So as R.F. Kuang’s The Poppy War started out, I was really loving it. It was doing this kind of boarding school story where a scrappy kid in a bad situation works hard and gets into the big school, and now has to deal with a whole new world of high society that they know nothing about, dealing with the resentments of their rich classmates, etc. Like Harry Potter if Harry Potter were good. It’s a shape of story that I have a real fondness for, and it was done well.
But then, something like half of the way into the book, it took a turn into the grimdark. And to clarify what I mean by that phrase, it’s not about the events in the book (though those were often both grim and dark), it’s about the attitude of the characters. Once we get to the grimdark portion of the book, there’s almost never a non-sardonic smile, almost never a moment of non-mordant levity, almost never any interpersonal relationship that isn’t warped and twisted by self-loathing and violence.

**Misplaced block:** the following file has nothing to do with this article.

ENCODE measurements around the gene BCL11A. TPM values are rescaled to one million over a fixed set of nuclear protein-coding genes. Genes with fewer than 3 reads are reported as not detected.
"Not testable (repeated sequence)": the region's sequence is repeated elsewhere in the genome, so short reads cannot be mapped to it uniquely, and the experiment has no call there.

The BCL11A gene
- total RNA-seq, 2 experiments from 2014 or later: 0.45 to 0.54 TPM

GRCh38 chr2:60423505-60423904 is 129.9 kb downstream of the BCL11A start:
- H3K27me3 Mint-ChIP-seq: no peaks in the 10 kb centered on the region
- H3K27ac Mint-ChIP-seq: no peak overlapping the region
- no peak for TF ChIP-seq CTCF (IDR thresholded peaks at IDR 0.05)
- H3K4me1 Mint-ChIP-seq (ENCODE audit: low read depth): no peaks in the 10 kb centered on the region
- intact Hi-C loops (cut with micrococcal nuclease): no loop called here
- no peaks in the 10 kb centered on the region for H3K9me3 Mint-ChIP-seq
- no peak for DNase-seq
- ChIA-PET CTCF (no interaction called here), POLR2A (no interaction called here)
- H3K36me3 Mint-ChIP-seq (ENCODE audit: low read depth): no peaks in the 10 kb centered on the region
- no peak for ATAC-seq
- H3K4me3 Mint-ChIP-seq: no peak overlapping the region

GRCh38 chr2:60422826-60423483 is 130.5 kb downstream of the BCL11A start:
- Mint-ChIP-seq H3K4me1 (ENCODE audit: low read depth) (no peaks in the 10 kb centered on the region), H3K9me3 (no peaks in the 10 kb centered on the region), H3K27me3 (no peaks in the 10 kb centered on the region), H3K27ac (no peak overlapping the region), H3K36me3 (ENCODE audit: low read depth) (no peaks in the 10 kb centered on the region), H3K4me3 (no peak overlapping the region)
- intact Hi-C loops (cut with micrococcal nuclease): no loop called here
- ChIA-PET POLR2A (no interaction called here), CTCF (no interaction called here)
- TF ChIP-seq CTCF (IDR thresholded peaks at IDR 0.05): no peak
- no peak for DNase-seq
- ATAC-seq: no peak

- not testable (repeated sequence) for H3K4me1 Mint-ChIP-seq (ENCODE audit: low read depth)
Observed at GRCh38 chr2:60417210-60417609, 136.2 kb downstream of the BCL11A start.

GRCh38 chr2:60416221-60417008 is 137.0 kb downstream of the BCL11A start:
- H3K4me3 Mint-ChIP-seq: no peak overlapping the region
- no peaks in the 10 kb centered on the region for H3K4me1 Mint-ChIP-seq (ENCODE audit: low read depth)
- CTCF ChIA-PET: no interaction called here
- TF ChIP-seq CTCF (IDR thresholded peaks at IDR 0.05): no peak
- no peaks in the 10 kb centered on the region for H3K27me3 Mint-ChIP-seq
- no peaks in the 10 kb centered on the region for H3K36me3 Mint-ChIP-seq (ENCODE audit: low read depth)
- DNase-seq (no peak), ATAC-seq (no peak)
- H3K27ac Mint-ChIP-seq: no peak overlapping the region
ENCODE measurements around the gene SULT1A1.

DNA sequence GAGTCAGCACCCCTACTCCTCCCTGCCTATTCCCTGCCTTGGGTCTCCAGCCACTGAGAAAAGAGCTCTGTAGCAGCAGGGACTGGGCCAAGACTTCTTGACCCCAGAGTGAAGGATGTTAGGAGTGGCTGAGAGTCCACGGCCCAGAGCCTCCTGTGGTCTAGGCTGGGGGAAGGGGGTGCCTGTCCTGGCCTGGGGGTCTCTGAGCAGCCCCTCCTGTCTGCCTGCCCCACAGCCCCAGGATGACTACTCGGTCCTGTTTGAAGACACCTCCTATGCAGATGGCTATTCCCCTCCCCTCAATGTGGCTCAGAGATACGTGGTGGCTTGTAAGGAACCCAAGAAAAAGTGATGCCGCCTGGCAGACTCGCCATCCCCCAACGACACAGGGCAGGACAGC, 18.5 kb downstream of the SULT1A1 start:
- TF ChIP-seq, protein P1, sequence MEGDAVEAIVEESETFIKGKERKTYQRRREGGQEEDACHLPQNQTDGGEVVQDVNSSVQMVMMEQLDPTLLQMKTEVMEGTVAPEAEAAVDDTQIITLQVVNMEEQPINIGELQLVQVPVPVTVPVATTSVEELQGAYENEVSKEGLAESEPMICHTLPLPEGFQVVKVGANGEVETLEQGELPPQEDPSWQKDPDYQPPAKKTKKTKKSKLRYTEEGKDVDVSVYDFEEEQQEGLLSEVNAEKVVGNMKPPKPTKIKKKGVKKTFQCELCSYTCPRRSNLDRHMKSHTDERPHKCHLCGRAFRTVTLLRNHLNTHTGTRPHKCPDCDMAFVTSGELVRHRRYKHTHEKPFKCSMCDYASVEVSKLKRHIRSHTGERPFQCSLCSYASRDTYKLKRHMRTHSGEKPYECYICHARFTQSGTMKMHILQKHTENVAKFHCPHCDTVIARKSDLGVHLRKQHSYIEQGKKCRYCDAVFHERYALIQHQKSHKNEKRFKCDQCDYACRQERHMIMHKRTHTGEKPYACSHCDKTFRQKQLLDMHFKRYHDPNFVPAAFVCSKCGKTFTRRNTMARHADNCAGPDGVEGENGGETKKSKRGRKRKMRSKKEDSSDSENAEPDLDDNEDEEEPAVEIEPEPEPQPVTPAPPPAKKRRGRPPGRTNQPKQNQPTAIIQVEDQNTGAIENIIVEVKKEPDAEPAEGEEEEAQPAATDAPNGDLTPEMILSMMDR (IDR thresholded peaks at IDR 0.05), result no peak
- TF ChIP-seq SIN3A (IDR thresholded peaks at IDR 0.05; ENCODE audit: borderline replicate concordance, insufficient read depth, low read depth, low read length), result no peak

And there’s nothing wrong with that, as such. Kuang seems to be doing something very intentional with the grimdark here. (From the ending, I’m pretty sure this is the start to a trilogy; it tells a complete story in itself, but there’s a lot of dangling ends.) But me personally, I super-hate grimdark. I kept reading this book, hoping that it would take another turn and go back to being the book I wanted it to be, but no such luck. I’m curious about where the series goes from here, but I suspect that it’s going to stay solidly in the grimdark, so will probably never read the sequels to find out, alas.
Recommended for people who are more grimdark-tolerant than me.